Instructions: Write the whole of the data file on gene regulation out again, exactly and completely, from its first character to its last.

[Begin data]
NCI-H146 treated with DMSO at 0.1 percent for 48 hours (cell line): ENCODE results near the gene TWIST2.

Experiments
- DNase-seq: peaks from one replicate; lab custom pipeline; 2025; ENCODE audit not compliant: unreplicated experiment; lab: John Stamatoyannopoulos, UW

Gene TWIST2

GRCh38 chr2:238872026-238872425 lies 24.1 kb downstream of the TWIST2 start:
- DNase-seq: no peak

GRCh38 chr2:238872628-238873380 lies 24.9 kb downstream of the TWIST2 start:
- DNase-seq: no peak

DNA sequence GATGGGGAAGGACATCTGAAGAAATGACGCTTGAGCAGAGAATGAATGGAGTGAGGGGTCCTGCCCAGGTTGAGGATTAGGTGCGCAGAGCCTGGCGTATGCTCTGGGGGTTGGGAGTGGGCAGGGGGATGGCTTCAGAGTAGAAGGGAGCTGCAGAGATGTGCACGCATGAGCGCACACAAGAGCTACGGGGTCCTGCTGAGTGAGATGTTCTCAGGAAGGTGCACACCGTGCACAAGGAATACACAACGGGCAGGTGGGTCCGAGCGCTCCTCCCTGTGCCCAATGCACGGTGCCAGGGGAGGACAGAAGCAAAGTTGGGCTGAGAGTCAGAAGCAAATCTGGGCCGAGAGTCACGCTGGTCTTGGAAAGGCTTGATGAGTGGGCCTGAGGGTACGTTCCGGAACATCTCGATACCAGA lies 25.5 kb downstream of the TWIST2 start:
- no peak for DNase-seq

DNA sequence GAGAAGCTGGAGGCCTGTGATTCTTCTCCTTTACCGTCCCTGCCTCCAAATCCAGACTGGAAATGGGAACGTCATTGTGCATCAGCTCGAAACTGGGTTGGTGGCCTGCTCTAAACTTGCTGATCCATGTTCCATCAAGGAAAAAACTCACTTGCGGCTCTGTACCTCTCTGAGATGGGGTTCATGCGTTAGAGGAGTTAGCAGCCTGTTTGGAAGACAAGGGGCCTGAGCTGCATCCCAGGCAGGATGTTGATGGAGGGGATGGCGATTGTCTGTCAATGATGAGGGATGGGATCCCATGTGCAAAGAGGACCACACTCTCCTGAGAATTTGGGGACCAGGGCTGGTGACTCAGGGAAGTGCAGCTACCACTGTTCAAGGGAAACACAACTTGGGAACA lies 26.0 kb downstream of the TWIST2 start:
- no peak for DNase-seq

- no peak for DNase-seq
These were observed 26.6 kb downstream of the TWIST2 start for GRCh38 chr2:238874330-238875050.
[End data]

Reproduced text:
NCI-H146 treated with DMSO at 0.1 percent for 48 hours (cell line): ENCODE results near the gene TWIST2.

Experiments
- DNase-seq: peaks from one replicate; lab custom pipeline; 2025; ENCODE audit not compliant: unreplicated experiment; lab: John Stamatoyannopoulos, UW

Gene TWIST2

GRCh38 chr2:238872026-238872425 lies 24.1 kb downstream of the TWIST2 start:
- DNase-seq: no peak

GRCh38 chr2:238872628-238873380 lies 24.9 kb downstream of the TWIST2 start:
- DNase-seq: no peak

DNA sequence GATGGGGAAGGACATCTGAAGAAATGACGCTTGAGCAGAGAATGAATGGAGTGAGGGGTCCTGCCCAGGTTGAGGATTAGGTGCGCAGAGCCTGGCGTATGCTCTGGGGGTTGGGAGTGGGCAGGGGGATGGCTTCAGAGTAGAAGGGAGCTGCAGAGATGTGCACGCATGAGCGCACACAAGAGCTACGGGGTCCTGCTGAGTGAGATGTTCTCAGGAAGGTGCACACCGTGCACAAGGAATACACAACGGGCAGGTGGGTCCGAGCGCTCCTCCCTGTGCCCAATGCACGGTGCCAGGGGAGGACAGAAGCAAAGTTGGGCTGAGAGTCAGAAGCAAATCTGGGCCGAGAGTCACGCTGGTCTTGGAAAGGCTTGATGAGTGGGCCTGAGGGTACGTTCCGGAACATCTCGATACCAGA lies 25.5 kb downstream of the TWIST2 start:
- no peak for DNase-seq

DNA sequence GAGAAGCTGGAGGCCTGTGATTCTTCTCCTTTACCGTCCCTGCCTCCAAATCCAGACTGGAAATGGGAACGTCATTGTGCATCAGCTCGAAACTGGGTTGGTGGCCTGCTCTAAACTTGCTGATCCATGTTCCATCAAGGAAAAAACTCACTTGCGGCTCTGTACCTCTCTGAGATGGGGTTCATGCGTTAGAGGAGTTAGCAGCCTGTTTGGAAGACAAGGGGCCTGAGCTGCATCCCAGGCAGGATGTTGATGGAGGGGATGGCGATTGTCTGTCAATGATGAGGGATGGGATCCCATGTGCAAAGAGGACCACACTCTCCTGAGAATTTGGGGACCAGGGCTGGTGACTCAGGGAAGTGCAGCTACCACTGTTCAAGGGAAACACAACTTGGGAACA lies 26.0 kb downstream of the TWIST2 start:
- no peak for DNase-seq

- no peak for DNase-seq
These were observed 26.6 kb downstream of the TWIST2 start for GRCh38 chr2:238874330-238875050.